The exact quantity of iterations until the cost-utility break even varies.
The figures in the diagrams are symbolic.

You may use and modify the model with proper attribution (author Sven Ortmann, Defence & Freedom blog).
*: Models should be simple and reduced to one thought or essence when meant for explanation. Complicated models are good for simulation purposes only.


  1. Broadly speaking agree with you, but at same time aren't there cost-reducing technological breakthroughs at times too--e.g. drones for manned aircraft, reusable laser defenses for expensive missile defences?

  2. The laser weapons have low variable costs, but high fixed costs.

    The graphs above can be applied to one approach, such as the approach of "surface to air missile with rocket propulsion". A switch of the approach such as from heavy anti air gun to surface to air missile is not included in the model.
    Heavy anti air guns became unaffordable in face of the requirements against faster & higher aircraft.

  3. You looked at the decline of old systems. New systems might at first not yield much for the investment. This would create a peak condition, when a system is most cost effective and conditions that keep old systems in use, because despite dimishing returns on investment, the returns on investments into new systems don't yet outperform them.

  4. Arms Race does not have to work linearly with stable escalation, and points of diminishing or negative returns can be recognized without going into alternatives. This can be seen a lot of times in tank development, from excessive armor-arms ambitions of the landship committee down to FT-17. The development of Tiger 2, Maus, T95 is another example of gun armor escalation going beyond viability. In the history of warships, the tension between the gun armor arms race and the need for numbers resulted in tiered forces, from 1st/2nd/3rd rate ships of sail to destroyer cruiser battleship with different navies pick a different composition. The point of diminishing returns prevents infinite escalation to "absurd" gigantism but does not invalid designs around the optima.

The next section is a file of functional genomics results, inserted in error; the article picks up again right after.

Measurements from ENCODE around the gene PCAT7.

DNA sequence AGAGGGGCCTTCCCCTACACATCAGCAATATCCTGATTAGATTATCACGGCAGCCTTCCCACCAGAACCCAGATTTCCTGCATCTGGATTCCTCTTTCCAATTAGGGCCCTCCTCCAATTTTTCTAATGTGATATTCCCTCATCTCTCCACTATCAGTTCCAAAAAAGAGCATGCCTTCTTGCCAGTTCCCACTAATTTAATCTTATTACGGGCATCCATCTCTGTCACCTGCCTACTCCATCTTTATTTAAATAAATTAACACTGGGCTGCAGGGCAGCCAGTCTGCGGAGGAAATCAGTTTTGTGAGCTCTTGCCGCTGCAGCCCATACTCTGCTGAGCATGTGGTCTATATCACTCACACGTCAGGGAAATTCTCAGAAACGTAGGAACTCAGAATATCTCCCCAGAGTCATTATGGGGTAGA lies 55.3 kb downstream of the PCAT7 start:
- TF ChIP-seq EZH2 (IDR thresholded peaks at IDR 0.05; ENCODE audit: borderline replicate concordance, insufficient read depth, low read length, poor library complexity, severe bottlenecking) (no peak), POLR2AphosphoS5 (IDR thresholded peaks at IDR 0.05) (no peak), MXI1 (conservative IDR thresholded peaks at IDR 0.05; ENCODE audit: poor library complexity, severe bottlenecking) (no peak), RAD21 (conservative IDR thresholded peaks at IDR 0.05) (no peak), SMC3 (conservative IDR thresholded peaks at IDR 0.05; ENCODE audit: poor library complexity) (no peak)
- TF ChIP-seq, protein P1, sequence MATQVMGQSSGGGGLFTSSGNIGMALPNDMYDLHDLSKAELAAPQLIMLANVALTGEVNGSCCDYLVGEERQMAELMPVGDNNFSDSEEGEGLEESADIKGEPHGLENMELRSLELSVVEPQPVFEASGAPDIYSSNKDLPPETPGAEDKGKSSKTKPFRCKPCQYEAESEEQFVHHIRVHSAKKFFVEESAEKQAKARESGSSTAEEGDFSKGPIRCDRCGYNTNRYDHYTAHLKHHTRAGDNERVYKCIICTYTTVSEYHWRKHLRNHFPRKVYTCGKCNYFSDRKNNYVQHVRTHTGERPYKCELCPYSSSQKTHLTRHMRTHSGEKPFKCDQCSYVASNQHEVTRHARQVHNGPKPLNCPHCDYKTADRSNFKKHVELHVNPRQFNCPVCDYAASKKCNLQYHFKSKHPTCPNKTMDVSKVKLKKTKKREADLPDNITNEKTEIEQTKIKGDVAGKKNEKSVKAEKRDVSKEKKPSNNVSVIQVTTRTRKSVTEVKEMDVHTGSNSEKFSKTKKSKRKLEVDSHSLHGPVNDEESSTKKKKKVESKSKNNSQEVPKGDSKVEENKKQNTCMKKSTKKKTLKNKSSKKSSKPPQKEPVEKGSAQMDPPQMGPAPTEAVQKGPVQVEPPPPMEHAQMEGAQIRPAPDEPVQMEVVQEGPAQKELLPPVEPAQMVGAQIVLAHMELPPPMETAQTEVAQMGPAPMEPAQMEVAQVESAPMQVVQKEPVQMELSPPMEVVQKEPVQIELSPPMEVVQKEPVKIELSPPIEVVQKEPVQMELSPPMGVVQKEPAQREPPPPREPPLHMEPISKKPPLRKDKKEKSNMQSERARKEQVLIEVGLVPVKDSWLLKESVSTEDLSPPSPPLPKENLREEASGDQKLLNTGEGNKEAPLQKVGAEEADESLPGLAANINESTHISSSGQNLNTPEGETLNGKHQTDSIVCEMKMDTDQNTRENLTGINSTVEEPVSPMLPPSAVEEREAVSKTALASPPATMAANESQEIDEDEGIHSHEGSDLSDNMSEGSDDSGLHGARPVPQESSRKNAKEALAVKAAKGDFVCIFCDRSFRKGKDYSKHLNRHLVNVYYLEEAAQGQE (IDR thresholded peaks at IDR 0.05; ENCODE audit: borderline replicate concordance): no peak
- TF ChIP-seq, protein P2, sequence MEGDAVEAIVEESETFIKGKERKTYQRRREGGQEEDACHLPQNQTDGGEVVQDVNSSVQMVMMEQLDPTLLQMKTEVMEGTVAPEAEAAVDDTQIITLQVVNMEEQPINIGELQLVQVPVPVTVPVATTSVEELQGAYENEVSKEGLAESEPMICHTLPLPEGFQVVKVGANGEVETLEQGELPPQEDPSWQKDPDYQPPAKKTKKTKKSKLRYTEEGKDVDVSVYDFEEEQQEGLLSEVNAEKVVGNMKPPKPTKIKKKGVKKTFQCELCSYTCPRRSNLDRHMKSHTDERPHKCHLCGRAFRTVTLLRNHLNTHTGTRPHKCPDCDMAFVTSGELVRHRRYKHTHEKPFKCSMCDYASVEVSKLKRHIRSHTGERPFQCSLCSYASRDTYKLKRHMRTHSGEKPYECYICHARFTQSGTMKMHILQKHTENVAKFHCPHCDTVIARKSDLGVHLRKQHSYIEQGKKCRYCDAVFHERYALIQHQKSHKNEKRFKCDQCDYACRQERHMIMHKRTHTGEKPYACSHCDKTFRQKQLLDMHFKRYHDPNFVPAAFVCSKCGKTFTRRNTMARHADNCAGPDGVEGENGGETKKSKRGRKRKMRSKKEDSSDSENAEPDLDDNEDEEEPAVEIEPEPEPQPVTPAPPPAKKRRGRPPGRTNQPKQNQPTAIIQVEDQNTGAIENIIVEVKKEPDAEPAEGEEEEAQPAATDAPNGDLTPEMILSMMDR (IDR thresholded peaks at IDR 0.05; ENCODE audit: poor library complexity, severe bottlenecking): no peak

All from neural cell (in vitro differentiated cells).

The death of a concept can be seem from asymmetric offense-defense cost curves: where a means of offense/defense/(other mission capability) is uneconomical across the entire range of options like armor versus missile design for warships. For existing weapons, new technological or occasionally social/political environment (things like normalization of unrestricted submarine warfare) has to generate these new offense-defense curve, otherwise a vehicles that have bad relationships with opponents at inception can be identified as a poor one before adaption.

    Economist's marginalist tools are pretty good for analyzing weapon systems, however even "trivial" cases require a pretty complex model to capture the impact across multiple interactions.

    1. idk about the ship of the line era but destroyer/cruiser/battleship wasn't purely a need for numbers. All did different roles & had different development paths, etc. A well balanced fleet with like 60 ships total vs a fleet 60 battleships will go in the well balanced fleets favour 9/10s out of 10.

  5. A remark relating to costs:
    The most commonly discussed figures typically relate to purchase cost.

    However, the overall cost, is a far greater multiple of that:
    Design cost, production and profit margin are sually counted in purchase cost.
    Training, munitions or fuel, logistics, maintenance and repair, upgrades over lifetime,... are massive cost drivers.
    And the more complex and lower number the item (high cost item), the more the overall cost is an iceberg.

    Ukraine shows relatively cheap drones are highly cost effective.
    Guided artillery and rockets may seem expensive, but relatively to giant navy ships or big bombers are bargain deals.
    In many countries, mine included, land forces are relatively neglected historically speaking. So are drones. In favor of high end fighters, ships etc.
    For the purchase cost, an f35 or frigate may be a good choice due to the versatility of the platform.
    But when comparing options, total costs are what should be compared, and this can get quite complex, and the values kept out of public view.
    Even other European countries, with the end of the cold war: massive amounts of tanks were removed from active service. Same with artillery, and conscription was removed.
    The air force and navy also suffered reductions, but I can't help but feel that accross the EU, it was the land forces that got the bigflgest cuts. Note that it is precisely land forces that make an invasion especially difficult.
    And a tank costs less than a plane or ship.

    I'm well aware you have articles advocating the almost removal of some navies; just felt total costs and the cold war proportion of cuts accross services were worth pointing out especially in this context.

    1. On the other hand, having tracked 60-ton land vehicles incurs additional expenses for support. You need stronger cranes, stronger recovery vehicles, stronger assault bridges, stronger pontoon/ferry equipment, additional fuel supply capacity, special driver training vehicles and trainers and suitable trank transporter trailers and tractors.

    2. I would also add that in order to employ tanks properly you have to spend money in training not only for the basics like driving, firing, etc. but doing manoeuvres at different levels like company, battalion, brigade that in tur increase maintenance costs.

      Without all of that you have a tank force but won't be very useful.